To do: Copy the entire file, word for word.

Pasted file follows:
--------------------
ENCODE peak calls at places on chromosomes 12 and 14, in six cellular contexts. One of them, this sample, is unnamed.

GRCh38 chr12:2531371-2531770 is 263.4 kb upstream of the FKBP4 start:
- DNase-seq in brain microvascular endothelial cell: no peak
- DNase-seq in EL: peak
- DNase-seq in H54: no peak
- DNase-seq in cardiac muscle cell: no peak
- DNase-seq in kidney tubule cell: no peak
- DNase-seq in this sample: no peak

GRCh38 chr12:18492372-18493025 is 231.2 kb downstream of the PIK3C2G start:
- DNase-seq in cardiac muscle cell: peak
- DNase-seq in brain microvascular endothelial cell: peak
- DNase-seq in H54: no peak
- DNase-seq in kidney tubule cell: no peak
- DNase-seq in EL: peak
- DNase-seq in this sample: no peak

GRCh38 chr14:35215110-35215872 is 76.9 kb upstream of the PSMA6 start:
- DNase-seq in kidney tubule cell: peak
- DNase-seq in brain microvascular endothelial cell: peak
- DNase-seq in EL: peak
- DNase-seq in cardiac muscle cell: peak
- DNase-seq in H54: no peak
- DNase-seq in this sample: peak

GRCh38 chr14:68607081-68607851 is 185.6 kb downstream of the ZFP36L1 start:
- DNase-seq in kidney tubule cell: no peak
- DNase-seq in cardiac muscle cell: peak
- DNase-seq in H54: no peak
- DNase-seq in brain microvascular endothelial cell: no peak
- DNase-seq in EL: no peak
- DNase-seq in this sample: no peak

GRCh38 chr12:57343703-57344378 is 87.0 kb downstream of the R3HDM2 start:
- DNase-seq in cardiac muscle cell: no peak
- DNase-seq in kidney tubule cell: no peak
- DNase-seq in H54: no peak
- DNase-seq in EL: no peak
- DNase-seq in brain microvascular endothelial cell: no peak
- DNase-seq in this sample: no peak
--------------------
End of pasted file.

ENCODE peak calls at places on chromosomes 12 and 14, in six cellular contexts. One of them, this sample, is unnamed.

GRCh38 chr12:2531371-2531770 is 263.4 kb upstream of the FKBP4 start:
- DNase-seq in brain microvascular endothelial cell: no peak
- DNase-seq in EL: peak
- DNase-seq in H54: no peak
- DNase-seq in cardiac muscle cell: no peak
- DNase-seq in kidney tubule cell: no peak
- DNase-seq in this sample: no peak

GRCh38 chr12:18492372-18493025 is 231.2 kb downstream of the PIK3C2G start:
- DNase-seq in cardiac muscle cell: peak
- DNase-seq in brain microvascular endothelial cell: peak
- DNase-seq in H54: no peak
- DNase-seq in kidney tubule cell: no peak
- DNase-seq in EL: peak
- DNase-seq in this sample: no peak

GRCh38 chr14:35215110-35215872 is 76.9 kb upstream of the PSMA6 start:
- DNase-seq in kidney tubule cell: peak
- DNase-seq in brain microvascular endothelial cell: peak
- DNase-seq in EL: peak
- DNase-seq in cardiac muscle cell: peak
- DNase-seq in H54: no peak
- DNase-seq in this sample: peak

GRCh38 chr14:68607081-68607851 is 185.6 kb downstream of the ZFP36L1 start:
- DNase-seq in kidney tubule cell: no peak
- DNase-seq in cardiac muscle cell: peak
- DNase-seq in H54: no peak
- DNase-seq in brain microvascular endothelial cell: no peak
- DNase-seq in EL: no peak
- DNase-seq in this sample: no peak

GRCh38 chr12:57343703-57344378 is 87.0 kb downstream of the R3HDM2 start:
- DNase-seq in cardiac muscle cell: no peak
- DNase-seq in kidney tubule cell: no peak
- DNase-seq in H54: no peak
- DNase-seq in EL: no peak
- DNase-seq in brain microvascular endothelial cell: no peak
- DNase-seq in this sample: no peak